I hate it when that dry little cough that hides in the back of your throat wakes up before you do...and then you are startled awake coughing and shaken. My head is splitting and sniffling. I guess it's Spring! Yeah for everything except for the malaise that comes from the coating of light green pollen that clings to everything. It is particularly noticeable on the car--but I think a claritin and some tea might help turn the tide. I hope.
I am working on a series of pared back images (trying to keep it to three colors) with an example of the work above. This is tough going...but challenging much like Scrabulous (if you like Scrabble...this is an elegant rendering of it).It is a bit of an exercise...but the image I just did of a buffalo is pretty good. What is interesting is that the process is changing for me. I work with a photograph and then dump the photo and start really looking at the shapes, at the solids and how the image is broken up. Then, I will redesign the shapes, cut into the big flat areas (as I am finding that the big areas unless intentional can be tedious and need to be broken up to keep the image interesting). I am outputting the image midway and working on top of it quickly with black and white gouache to take the image further. Then, I will freehand those ideas on the existing file--and if need be, do that again. I am intrigued by brush creation in Illustrator. I am making them and modifying them to keep a hand drawn look but cut a bit of the time I am spending on these images. It is really simple...and lets see what happens. This adding and subtracting--the cutting and the patching is very interesting and good training. I shouldn't say this as it is skill building. The Memento Mori black and white drawings were good training for this next step.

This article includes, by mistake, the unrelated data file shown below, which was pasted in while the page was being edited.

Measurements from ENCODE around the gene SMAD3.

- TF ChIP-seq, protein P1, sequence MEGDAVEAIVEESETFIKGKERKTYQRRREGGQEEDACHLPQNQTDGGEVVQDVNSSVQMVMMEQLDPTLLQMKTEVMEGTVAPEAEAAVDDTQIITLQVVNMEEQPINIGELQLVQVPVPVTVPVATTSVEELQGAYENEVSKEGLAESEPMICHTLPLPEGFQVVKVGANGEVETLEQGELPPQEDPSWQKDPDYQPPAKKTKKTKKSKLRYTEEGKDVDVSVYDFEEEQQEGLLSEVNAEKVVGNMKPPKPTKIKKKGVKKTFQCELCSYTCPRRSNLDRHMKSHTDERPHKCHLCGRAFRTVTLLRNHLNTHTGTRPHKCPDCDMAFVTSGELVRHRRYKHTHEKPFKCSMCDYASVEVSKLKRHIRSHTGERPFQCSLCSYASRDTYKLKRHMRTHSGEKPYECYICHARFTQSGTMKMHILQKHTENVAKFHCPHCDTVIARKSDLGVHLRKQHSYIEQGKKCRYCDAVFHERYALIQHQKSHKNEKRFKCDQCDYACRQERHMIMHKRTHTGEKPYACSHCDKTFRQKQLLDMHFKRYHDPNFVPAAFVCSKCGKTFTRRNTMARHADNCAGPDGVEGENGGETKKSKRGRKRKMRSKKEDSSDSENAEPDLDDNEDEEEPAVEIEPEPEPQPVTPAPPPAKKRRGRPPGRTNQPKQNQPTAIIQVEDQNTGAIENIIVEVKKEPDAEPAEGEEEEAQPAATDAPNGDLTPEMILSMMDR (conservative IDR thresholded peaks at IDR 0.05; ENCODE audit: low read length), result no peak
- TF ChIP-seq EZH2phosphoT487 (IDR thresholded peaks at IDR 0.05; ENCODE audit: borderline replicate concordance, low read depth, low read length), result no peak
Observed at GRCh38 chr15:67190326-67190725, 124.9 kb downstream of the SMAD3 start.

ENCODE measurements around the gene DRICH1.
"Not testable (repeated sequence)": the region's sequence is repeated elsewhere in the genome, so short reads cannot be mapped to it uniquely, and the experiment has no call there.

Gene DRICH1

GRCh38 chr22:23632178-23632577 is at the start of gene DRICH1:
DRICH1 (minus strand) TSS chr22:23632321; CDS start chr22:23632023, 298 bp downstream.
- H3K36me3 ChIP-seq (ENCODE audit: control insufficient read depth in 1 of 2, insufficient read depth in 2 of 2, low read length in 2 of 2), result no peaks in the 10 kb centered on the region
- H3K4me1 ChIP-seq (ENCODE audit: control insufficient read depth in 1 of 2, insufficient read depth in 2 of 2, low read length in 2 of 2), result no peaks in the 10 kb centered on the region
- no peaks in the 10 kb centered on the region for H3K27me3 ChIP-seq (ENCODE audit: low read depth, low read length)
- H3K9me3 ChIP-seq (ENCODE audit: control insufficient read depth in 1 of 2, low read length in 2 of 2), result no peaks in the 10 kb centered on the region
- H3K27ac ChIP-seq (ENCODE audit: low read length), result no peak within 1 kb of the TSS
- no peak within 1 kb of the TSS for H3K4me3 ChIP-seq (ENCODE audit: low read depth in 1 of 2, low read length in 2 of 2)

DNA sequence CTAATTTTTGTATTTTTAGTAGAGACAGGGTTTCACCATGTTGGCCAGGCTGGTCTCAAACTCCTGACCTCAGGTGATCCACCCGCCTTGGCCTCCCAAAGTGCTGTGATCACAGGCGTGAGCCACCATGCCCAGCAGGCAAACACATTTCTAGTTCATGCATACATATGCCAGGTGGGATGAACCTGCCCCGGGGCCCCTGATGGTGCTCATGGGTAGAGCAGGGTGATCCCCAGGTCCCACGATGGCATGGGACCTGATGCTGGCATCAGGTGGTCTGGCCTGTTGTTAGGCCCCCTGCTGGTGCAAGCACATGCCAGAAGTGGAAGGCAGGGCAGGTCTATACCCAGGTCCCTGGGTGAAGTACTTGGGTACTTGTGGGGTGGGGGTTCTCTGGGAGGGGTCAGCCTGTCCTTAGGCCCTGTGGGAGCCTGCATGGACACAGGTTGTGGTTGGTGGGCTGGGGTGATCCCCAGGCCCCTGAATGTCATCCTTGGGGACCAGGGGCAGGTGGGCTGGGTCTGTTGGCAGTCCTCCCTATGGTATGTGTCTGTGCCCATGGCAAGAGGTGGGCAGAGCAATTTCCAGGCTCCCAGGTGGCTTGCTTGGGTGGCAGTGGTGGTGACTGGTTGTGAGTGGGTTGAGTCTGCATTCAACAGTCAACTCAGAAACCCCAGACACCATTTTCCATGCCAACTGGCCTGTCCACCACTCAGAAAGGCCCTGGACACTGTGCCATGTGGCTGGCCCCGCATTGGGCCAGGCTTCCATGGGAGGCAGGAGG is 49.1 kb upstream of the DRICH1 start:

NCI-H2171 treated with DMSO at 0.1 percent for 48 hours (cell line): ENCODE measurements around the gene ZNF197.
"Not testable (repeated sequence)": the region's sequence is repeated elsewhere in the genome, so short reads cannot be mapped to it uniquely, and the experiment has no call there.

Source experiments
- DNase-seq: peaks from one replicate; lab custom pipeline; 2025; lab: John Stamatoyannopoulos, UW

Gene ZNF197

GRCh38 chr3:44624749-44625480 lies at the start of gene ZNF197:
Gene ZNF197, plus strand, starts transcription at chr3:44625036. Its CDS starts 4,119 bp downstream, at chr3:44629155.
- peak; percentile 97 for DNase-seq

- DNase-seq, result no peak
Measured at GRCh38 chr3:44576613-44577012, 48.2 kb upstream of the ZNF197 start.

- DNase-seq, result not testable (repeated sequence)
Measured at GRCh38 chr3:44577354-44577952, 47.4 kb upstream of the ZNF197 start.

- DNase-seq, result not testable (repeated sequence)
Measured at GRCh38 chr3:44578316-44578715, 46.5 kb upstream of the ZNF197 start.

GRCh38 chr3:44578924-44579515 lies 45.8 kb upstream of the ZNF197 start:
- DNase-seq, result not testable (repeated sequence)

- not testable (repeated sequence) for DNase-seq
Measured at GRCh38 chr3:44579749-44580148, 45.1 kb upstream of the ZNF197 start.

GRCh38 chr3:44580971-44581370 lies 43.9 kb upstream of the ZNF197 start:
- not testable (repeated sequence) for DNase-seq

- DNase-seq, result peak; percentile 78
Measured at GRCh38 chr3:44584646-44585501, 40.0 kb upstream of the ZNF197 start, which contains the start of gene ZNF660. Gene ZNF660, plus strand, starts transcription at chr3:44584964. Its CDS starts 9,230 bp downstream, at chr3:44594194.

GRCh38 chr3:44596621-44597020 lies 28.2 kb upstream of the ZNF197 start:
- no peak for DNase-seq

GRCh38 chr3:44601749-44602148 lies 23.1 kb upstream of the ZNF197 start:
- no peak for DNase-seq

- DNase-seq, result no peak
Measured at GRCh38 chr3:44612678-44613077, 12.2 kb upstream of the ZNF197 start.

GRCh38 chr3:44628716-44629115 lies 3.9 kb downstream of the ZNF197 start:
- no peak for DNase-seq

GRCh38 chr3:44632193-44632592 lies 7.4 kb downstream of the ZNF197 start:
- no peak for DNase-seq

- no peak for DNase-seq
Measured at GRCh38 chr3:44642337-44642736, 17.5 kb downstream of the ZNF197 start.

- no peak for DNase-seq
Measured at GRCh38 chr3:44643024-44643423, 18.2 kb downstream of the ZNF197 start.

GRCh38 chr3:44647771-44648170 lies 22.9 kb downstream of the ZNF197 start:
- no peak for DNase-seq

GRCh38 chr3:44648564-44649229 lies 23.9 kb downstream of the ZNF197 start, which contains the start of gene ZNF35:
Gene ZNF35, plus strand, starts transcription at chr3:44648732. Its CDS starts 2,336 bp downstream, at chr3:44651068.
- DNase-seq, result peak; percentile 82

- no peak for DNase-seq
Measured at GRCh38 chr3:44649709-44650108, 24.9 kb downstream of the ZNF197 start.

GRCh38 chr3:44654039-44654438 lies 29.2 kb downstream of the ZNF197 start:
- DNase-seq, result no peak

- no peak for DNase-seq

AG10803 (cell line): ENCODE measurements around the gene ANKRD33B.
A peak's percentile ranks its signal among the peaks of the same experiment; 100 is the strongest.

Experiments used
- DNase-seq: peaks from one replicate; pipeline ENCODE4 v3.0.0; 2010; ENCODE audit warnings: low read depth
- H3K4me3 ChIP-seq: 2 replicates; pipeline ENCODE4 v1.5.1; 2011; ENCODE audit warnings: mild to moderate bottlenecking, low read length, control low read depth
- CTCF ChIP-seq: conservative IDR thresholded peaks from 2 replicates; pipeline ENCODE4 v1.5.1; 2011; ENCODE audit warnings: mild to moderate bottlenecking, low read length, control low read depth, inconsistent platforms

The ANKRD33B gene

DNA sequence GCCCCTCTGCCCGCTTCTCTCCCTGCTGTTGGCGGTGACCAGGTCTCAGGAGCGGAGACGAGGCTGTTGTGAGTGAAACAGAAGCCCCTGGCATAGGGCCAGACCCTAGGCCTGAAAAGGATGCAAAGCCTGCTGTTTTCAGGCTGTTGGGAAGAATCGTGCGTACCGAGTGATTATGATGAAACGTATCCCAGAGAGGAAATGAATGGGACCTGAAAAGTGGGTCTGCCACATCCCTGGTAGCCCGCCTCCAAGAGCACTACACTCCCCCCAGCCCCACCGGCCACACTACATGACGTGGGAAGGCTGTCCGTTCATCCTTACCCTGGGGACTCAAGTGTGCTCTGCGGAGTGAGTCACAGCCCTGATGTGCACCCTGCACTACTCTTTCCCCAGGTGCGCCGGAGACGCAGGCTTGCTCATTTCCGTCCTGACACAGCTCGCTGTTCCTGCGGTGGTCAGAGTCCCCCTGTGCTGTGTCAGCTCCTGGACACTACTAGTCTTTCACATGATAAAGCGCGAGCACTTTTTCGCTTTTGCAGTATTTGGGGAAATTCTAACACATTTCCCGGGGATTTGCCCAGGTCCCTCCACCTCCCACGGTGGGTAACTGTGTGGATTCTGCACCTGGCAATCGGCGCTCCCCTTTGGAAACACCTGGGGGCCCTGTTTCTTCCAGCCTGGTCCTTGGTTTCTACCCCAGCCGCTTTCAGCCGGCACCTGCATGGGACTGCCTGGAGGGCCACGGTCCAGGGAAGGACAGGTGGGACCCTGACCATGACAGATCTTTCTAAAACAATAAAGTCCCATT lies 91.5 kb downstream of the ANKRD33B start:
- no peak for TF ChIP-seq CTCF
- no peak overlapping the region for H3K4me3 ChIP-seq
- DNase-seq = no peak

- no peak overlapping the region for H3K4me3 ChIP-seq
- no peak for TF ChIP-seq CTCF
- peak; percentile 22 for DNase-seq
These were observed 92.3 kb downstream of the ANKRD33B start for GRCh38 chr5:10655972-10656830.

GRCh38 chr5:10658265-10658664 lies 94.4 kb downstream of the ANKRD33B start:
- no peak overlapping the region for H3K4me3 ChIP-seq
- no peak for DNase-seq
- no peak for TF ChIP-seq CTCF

I am doing these simple (hopefully going simpler) images as they are strong and could morph to visuals for logos or symbols. I have done complex color images that are photographic....its how do you do that and translate the images without going geometric. Thus the little progression to get my eye "in" and technique further refined.